You can SSH to a TKG cluster node as the vmware-system-user using a private key.

You can connect through SSH to any TKG cluster node as the vmware-system-user user. The secret that contains the SSH private key is named CLUSTER-NAME-ssh. See Get TKG 2 Cluster Secrets Using Kubectl.

To connect to a TKG cluster node over SSH using a private key, you create a jump box vSphere Pod on Supervisor.

Prerequisites

In this task you provision a vSphere Pod as a jump host for SSH connectivity. vSphere Pods require NSX networking for Supervisor. If you are using vDS networking for Supervisor,see SSH to a TKG Cluster Nodes as the System User Using a Password.

Procedure

  1. Connect to Supervisor.
  2. Create an environment variable named NAMESPACE whose value is the name of the vSphere Namespace where the target TKG cluster is provisioned.
    export NAMESPACE=VSPHERE-NAMESPACE
  3. Switch context to the vSphere Namespace where the Tanzu Kubernetes cluster is provisioned.
    kubectl config use-context $NAMESPACE
  4. View the TKG-CLUSTER-NAME-ssh secret object.
    kubectl get secrets
  5. Create a vSphere Pod using the following jumpbox.yaml.
    Replace the namespace value YOUR-NAMESPACE with the vSphere Namespace where the target cluster is provisioned. Replace the secretName value YOUR-CLUSTER-NAME-ssh with name of the target cluster.
    apiVersion: v1
    kind: Pod
    metadata:
      name: jumpbox
      namespace: YOUR-NAMESPACE     #REPLACE
    spec:
      containers:
      - image: "photon:3.0"
        name: jumpbox
        command: [ "/bin/bash", "-c", "--" ]
        args: [ "yum install -y openssh-server; mkdir /root/.ssh; cp /root/ssh/ssh-privatekey /root/.ssh/id_rsa; chmod 600 /root/.ssh/id_rsa; while true; do sleep 30; done;" ]
        volumeMounts:
          - mountPath: "/root/ssh"
            name: ssh-key
            readOnly: true
        resources:
          requests:
            memory: 2Gi
      volumes:
        - name: ssh-key
          secret:
            secretName: YOUR-CLUSTER-NAME-ssh     #REPLACE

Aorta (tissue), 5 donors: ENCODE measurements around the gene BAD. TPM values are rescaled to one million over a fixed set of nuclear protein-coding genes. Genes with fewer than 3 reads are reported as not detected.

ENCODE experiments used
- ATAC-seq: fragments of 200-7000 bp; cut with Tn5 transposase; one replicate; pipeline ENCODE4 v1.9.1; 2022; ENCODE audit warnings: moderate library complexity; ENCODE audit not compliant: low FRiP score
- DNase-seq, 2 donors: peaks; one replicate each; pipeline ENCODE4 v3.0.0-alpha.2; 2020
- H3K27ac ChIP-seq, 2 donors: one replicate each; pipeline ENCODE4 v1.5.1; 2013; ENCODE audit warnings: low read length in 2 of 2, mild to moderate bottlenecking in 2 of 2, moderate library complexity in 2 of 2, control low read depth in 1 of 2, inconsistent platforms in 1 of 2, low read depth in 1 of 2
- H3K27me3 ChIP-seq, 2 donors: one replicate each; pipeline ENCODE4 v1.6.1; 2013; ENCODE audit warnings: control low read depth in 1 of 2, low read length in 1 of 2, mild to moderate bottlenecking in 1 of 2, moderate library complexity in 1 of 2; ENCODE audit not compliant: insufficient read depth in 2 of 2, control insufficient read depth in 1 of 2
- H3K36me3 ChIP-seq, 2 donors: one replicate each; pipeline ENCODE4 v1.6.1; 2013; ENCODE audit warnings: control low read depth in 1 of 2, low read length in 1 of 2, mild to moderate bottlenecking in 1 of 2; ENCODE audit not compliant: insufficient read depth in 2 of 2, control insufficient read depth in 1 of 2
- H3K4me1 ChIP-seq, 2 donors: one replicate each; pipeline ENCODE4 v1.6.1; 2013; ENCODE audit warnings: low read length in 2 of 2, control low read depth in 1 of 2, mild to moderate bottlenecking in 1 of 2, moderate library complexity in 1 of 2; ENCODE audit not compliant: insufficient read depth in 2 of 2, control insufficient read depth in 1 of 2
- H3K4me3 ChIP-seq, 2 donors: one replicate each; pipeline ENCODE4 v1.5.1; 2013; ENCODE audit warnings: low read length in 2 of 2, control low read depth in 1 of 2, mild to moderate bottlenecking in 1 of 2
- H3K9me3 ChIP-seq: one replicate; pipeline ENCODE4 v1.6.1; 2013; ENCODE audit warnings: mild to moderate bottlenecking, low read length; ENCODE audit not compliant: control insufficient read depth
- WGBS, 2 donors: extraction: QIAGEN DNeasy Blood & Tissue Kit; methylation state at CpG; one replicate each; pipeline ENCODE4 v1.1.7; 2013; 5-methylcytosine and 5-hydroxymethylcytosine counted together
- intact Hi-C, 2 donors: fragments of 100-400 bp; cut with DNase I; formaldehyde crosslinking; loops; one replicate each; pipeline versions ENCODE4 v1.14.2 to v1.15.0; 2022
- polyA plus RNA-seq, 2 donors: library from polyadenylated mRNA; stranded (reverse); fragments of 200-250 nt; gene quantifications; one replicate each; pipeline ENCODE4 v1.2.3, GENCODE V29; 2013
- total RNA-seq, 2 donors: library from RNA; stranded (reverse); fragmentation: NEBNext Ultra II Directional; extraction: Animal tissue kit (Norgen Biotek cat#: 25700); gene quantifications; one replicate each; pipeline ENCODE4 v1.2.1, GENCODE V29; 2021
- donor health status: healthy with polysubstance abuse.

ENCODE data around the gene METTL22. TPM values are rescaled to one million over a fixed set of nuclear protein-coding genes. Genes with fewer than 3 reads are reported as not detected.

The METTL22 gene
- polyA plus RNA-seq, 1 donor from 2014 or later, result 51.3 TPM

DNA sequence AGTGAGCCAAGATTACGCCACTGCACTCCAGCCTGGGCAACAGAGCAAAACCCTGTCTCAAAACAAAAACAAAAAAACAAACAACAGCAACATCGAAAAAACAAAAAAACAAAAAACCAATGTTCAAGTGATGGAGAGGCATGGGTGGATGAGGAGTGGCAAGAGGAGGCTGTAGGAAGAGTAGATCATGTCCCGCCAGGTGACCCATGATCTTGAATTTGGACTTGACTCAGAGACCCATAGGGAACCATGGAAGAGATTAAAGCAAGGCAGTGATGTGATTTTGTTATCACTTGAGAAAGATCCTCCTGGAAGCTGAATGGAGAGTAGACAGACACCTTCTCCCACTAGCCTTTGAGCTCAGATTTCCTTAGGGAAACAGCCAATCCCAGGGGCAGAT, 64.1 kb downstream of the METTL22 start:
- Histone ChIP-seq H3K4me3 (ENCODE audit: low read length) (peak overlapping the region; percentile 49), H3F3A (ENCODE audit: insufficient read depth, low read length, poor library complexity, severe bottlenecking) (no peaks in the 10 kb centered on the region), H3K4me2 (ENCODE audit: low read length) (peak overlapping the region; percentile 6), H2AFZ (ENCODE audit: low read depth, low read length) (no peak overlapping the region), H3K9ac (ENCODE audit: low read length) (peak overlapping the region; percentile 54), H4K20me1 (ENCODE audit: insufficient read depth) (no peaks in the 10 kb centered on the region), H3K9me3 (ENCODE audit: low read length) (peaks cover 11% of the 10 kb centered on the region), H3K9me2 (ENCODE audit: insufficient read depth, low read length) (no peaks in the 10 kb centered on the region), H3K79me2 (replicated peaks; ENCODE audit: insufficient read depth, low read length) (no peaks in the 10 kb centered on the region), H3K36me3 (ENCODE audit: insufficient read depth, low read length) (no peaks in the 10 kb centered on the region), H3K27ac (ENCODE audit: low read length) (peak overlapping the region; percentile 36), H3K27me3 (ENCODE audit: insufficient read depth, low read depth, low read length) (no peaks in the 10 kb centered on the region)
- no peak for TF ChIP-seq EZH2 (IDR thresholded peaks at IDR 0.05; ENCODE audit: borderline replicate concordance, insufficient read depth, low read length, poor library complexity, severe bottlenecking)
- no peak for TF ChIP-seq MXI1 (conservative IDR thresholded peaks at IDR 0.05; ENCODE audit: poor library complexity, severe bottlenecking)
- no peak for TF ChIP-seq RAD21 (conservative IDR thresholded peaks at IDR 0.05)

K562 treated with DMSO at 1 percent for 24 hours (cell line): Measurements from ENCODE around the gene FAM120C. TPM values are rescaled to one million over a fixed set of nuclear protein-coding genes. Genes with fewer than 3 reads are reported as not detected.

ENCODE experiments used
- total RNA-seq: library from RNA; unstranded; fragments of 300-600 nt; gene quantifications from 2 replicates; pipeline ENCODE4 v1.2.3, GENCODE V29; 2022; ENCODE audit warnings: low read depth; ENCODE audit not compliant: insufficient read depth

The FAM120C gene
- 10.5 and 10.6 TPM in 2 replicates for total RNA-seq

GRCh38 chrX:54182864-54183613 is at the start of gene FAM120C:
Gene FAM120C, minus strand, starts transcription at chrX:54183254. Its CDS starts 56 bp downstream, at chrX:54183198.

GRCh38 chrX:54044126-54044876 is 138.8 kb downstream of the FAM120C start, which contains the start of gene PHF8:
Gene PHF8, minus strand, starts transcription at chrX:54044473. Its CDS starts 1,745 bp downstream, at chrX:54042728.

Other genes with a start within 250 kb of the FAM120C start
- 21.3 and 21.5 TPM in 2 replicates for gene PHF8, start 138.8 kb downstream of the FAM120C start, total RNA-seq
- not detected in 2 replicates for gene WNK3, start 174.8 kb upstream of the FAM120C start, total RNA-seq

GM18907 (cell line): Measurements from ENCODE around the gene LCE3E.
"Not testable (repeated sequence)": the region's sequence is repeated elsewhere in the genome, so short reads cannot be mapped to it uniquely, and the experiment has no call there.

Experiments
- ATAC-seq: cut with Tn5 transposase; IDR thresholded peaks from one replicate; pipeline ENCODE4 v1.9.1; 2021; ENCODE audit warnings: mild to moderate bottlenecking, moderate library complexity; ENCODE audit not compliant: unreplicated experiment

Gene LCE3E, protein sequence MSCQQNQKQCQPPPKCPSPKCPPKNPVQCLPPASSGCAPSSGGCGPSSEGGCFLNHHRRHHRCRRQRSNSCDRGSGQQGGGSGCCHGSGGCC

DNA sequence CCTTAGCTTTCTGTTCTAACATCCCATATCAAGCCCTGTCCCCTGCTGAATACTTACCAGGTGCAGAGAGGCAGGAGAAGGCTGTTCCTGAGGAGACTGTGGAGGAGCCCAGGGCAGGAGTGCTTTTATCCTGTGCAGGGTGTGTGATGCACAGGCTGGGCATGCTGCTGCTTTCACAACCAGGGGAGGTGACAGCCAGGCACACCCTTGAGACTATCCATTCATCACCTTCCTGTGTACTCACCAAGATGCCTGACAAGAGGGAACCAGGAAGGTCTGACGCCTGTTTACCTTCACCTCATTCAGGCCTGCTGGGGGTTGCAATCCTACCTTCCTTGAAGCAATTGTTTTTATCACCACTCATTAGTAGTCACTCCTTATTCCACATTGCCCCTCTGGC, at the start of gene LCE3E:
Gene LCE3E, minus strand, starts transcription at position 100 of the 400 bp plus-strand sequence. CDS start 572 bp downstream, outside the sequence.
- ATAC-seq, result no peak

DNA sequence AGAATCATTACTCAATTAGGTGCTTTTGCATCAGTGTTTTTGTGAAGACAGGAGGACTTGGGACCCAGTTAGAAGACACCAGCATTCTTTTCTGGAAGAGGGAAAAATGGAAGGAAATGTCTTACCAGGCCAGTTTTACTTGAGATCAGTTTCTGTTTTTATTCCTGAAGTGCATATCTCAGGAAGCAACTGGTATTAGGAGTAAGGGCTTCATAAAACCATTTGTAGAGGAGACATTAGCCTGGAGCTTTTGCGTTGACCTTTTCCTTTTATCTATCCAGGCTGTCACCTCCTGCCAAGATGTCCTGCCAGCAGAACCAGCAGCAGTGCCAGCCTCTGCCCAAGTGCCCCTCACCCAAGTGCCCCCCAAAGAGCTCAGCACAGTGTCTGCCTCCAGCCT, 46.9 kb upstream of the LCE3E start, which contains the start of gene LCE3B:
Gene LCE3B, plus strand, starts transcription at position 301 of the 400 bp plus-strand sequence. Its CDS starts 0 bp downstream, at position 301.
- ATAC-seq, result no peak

6. Deploy the pod by applying the jumpbox.yaml spec.
    kubectl apply -f jumpbox.yaml
    pod/jumpbox created
  7. Verify that the pod is running.
    kubectl get pods
    NAME      READY   STATUS    RESTARTS   AGE
    jumpbox   1/1     Running   0          3h9m
    
    Note: You should also see the jumpbox pod in vCenter in the vSphere Namespace.
  8. Create an environment variable with the IP address of the target cluster node by running the following set of commands.
    1. Get the name of the target virtual machine.
      kubectl get virtualmachines
    2. Create the environment variable VMNAME whose value is the name of the target node.
      export VMNAME=NAME-OF-THE-VIRTUAL-MACHINE
    3. Create the environment variable VMIP whose value is the IP address of the target node VM.
      export VMIP=$(kubectl -n $NAMESPACE get virtualmachine/$VMNAME -o jsonpath='{.status.vmIp}')
  9. SSH to the cluster node using the jump box pod by running the following command.
    kubectl exec -it jumpbox  /usr/bin/ssh vmware-system-user@$VMIP
    Important: It takes approximately 60 seconds to create the container and install the software. If you receive an "error executing command in container: container_linux.go:370: starting container process caused: exec: "/usr/bin/ssh": stat /usr/bin/ssh: no such file or directory," try the command again in a few seconds.
  10. Confirm the authenticity of the host by entering yes.
    The authenticity of host '10.249.0.999 (10.249.0.999)' can't be established.
    Are you sure you want to continue connecting (yes/no)? yes
    Warning: Permanently added '10.249.0.999' (ECDSA) to the list of known hosts.
    Welcome to Photon 3.0
     
  11. Confirm that you are logged into the target node as the vmware-system-user.
    For example, the following output indicates that you are logged into a control plane node as the system user.
    vmware-system-user@tkg-cluster-1-control-plane-66tbr [ ~ ]$
    
  12. Perform the desired operations on the node.
    Attention: You might need to use sudo or sudo su to perform certain operations on the node, such as restarting kubelet.
  13. When done, type exit to log out of the SSH session on the vSphere Pod.
  14. To delete the pod, run the command kubectl delete pod jumpbox.
    Caution: For security, consider deleting the jumpbox pod after you have done your work. If needed you can recreate it at a later time.